The remastering trend continues with Quantic Dreams’ 2013 PlayStation 3 exclusive adventure game, Beyond: Two Souls, getting a new-gen makeover for the PlayStation 4.
David Cage’s supernatural follow-up to his 2010 PlayStation 3 game/interactive movie Heavy Rain really cemented my opinion of the French developer as being a frustrated film-maker. Heavy on the plot, but light on the gameplay, is the hallmark of a Quantic Dreams game.
Perhaps taking on board criticism received from Heavy Rain, Beyond: Two Souls features some gameplay elements that go beyond the series of quick-time events of its predecessor. In many ways Two Souls has more in common with Cage’s 2005 game Fahrenheit (Indigo Prophecy in the US) than Heavy Rain.
Beyond: Two Souls follows the life of Jodie Holmes, played by acclaimed actress Ellen Page who also provides her face, voice and motion capture performance to the game. All her life Jodie has had a special connection with an invisible entity that she calls Aiden. Whilst she has some control over Aiden, the entity is prone to child-like telekinetic outbursts.
It is after one such outburst, that proves too much for her foster family, that Jodie ends up being taken in by Doctor Nathan Dawkins, played by Hollywood veteran Willem Dafoe.
With each episode of Jodie’s life, players get to interact and control Jodie. Choices and successes affect the narrative, taking players on a fairly unique journey. As well as Jodie, players get to control the entity, Aiden- passing through walls and, when appropriate, causing all sorts of mayhem. With a second gamepad, another player can play as Aiden.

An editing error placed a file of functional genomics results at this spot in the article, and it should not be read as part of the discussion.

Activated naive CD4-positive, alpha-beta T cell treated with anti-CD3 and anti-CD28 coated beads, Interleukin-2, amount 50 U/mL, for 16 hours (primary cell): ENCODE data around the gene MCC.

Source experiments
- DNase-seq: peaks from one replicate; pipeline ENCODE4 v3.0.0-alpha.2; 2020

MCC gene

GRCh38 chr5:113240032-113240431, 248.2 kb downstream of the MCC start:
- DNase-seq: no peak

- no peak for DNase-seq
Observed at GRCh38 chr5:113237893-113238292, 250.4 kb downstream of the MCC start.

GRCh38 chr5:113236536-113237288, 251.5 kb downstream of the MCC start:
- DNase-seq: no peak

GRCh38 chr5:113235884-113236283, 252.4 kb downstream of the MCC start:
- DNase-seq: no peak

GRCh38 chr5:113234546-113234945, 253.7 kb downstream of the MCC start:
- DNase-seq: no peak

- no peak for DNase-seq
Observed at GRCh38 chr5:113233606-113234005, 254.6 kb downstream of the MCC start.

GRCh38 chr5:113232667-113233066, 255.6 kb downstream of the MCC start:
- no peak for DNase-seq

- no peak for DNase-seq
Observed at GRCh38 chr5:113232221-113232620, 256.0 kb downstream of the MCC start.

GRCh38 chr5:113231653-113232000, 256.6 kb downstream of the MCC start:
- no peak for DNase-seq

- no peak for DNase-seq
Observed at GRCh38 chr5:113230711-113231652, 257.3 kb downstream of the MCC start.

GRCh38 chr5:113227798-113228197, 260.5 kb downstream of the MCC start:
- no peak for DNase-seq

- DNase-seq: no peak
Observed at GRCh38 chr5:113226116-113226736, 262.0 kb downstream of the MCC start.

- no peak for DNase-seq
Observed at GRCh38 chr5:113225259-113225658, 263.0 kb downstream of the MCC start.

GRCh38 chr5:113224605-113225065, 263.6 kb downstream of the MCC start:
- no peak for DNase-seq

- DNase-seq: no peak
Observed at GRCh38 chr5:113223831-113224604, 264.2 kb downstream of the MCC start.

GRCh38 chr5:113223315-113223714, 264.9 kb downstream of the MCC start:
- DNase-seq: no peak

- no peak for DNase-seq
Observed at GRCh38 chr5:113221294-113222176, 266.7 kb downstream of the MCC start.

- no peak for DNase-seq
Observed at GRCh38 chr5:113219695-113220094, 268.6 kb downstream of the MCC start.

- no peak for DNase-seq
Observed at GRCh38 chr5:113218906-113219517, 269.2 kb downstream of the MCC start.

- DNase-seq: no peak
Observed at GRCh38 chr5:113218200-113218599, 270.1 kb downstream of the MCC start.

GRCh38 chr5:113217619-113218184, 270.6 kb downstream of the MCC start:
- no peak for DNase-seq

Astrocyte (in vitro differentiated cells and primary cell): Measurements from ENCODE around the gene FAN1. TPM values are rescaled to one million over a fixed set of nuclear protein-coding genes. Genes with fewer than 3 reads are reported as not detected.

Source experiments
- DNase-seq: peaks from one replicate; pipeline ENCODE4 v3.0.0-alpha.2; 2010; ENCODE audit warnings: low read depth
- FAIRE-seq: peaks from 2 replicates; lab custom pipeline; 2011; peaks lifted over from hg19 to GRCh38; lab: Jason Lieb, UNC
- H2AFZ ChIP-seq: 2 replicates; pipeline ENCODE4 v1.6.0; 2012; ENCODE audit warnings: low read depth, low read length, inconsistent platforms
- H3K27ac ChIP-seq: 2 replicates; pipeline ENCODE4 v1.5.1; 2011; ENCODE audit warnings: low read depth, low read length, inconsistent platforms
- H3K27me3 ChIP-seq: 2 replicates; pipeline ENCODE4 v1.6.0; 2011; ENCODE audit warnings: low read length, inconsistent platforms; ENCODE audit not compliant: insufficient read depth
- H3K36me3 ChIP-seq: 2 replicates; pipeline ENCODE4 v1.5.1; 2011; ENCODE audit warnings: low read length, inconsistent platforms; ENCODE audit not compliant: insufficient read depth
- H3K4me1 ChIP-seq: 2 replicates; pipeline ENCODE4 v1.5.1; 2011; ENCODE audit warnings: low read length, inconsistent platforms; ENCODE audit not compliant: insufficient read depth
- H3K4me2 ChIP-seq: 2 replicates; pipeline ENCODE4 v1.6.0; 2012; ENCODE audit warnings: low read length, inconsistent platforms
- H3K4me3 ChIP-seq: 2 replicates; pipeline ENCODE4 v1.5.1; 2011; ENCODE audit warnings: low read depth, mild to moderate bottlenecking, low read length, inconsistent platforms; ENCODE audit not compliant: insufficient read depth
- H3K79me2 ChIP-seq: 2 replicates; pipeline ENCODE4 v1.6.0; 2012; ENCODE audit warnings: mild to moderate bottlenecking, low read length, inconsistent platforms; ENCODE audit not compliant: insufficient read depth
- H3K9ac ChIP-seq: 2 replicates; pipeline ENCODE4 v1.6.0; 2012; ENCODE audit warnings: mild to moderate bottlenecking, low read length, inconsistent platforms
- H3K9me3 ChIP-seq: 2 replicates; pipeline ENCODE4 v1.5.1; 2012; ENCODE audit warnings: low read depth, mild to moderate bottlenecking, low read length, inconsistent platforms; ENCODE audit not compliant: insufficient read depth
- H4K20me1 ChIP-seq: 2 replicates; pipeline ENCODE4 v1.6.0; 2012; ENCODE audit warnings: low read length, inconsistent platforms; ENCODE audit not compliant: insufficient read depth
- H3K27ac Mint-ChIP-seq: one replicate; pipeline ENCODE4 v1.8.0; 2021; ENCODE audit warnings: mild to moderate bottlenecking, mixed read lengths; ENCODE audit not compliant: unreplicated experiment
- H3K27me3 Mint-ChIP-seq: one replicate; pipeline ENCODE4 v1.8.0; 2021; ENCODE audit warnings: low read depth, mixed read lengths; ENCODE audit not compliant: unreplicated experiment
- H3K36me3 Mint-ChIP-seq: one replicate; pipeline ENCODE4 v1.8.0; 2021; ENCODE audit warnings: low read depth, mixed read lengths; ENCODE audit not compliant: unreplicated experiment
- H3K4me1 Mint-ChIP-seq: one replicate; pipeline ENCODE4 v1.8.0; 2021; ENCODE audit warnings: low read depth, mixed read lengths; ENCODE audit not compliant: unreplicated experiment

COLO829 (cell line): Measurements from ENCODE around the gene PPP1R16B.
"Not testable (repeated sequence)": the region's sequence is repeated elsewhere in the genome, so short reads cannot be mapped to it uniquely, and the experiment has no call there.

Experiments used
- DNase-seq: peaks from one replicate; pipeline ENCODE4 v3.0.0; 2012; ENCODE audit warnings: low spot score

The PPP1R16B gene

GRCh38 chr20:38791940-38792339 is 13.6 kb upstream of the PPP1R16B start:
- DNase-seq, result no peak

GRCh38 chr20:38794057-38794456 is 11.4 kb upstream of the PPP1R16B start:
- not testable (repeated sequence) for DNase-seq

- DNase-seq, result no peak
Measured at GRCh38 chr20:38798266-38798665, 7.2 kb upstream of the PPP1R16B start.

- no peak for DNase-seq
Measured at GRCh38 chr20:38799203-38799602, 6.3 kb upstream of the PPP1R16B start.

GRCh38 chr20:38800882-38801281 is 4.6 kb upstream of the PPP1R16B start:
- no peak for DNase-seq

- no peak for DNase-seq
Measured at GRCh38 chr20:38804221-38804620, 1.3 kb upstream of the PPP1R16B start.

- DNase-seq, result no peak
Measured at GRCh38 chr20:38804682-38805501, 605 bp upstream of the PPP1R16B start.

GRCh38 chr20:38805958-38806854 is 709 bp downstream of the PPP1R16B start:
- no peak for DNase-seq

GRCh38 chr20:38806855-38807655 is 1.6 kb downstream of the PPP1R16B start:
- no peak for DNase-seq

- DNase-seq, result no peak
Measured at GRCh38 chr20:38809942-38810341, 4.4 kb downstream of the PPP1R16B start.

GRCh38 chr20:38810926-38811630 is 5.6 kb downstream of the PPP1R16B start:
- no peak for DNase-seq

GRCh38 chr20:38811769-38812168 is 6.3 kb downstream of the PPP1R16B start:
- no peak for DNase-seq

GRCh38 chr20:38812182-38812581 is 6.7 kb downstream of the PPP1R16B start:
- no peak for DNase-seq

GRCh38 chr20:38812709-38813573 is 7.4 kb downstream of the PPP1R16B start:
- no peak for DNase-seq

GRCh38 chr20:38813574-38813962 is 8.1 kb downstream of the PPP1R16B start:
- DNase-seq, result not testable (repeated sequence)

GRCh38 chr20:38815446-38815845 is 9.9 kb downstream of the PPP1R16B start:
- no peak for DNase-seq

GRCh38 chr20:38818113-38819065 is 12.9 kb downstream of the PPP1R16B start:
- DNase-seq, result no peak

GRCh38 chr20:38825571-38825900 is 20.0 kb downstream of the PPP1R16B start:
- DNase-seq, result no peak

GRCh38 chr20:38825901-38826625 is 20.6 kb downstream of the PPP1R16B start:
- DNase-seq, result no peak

Well looked after, but isolated, Jodie grows up in the care of Dr Dawkins and as a young adult is recruited into the CIA were her peculiar talents are put to work. The story is riveting, but in case I ruin it for you I’ll stop there. Suffice to say the plot involves deadly experiments and personal tragedy that’ll keep you captivated for the entire experience.
Returning to Beyond: Two Souls, once again, I’m doing what the game’s auteur probably never intended me to do, play through the game again. David Cage went on record to say that he never intended the game’s predecessor, Heavy Rain, to be played more than once.
This time, though, new to this remaster, I got the opportunity to play through the game in chronological order, rather than as the series of flash-backs in the original game that sometimes became a bit confusing.
Playing through each chapter sequentially makes the plot easier to follow but takes away some of mystery. It’s still an interesting tale and one that is still enjoyable whichever way you choose to play it.
Beyond: Two Souls was a great-looking game on the PlayStation 3, so visually, this remaster doesn’t add much. Being originally released so close to the launch of the PS4, the game didn’t get the exposure that I felt it was due. This new release gives the game the new least of life that it really deserves.
The game tells a good yarn, which is a good thing as there’s more story than gameplay, something that potential purchasers should bear in mind. Still, if you go in with the right expectations, as an interactive experience Beyond: Two Souls is in a class of its own and well worth the price of entry.